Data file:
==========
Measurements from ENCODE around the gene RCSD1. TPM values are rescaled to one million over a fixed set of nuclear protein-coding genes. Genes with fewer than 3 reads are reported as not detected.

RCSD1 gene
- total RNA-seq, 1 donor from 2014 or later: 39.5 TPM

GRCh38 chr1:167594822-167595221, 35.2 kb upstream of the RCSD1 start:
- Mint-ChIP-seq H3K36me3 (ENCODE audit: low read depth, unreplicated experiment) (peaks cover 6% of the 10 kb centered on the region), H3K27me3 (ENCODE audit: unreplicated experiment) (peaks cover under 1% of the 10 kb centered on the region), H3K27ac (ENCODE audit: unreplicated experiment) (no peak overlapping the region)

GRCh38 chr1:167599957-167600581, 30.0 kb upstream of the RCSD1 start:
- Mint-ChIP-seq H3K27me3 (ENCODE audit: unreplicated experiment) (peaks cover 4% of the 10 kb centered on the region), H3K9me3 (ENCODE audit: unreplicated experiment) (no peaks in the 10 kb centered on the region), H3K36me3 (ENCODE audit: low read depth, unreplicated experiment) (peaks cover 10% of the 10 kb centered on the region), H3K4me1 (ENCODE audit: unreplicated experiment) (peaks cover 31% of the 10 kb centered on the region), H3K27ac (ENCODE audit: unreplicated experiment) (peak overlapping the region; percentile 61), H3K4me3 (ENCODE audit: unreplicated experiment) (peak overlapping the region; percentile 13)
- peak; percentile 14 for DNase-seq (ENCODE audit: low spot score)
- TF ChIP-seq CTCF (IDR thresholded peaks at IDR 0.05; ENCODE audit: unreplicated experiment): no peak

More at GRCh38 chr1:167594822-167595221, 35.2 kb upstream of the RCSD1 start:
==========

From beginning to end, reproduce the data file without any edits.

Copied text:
Measurements from ENCODE around the gene RCSD1. TPM values are rescaled to one million over a fixed set of nuclear protein-coding genes. Genes with fewer than 3 reads are reported as not detected.

RCSD1 gene
- total RNA-seq, 1 donor from 2014 or later: 39.5 TPM

GRCh38 chr1:167594822-167595221, 35.2 kb upstream of the RCSD1 start:
- Mint-ChIP-seq H3K36me3 (ENCODE audit: low read depth, unreplicated experiment) (peaks cover 6% of the 10 kb centered on the region), H3K27me3 (ENCODE audit: unreplicated experiment) (peaks cover under 1% of the 10 kb centered on the region), H3K27ac (ENCODE audit: unreplicated experiment) (no peak overlapping the region)

GRCh38 chr1:167599957-167600581, 30.0 kb upstream of the RCSD1 start:
- Mint-ChIP-seq H3K27me3 (ENCODE audit: unreplicated experiment) (peaks cover 4% of the 10 kb centered on the region), H3K9me3 (ENCODE audit: unreplicated experiment) (no peaks in the 10 kb centered on the region), H3K36me3 (ENCODE audit: low read depth, unreplicated experiment) (peaks cover 10% of the 10 kb centered on the region), H3K4me1 (ENCODE audit: unreplicated experiment) (peaks cover 31% of the 10 kb centered on the region), H3K27ac (ENCODE audit: unreplicated experiment) (peak overlapping the region; percentile 61), H3K4me3 (ENCODE audit: unreplicated experiment) (peak overlapping the region; percentile 13)
- peak; percentile 14 for DNase-seq (ENCODE audit: low spot score)
- TF ChIP-seq CTCF (IDR thresholded peaks at IDR 0.05; ENCODE audit: unreplicated experiment): no peak

More at GRCh38 chr1:167594822-167595221, 35.2 kb upstream of the RCSD1 start: